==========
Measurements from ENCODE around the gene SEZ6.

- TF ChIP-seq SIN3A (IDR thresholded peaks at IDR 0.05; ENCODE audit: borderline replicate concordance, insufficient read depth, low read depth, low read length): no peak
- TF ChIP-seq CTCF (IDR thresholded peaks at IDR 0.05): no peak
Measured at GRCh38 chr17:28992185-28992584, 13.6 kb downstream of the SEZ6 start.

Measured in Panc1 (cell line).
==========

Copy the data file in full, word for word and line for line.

Measurements from ENCODE around the gene SEZ6.

- TF ChIP-seq SIN3A (IDR thresholded peaks at IDR 0.05; ENCODE audit: borderline replicate concordance, insufficient read depth, low read depth, low read length): no peak
- TF ChIP-seq CTCF (IDR thresholded peaks at IDR 0.05): no peak
Measured at GRCh38 chr17:28992185-28992584, 13.6 kb downstream of the SEZ6 start.

Measured in Panc1 (cell line).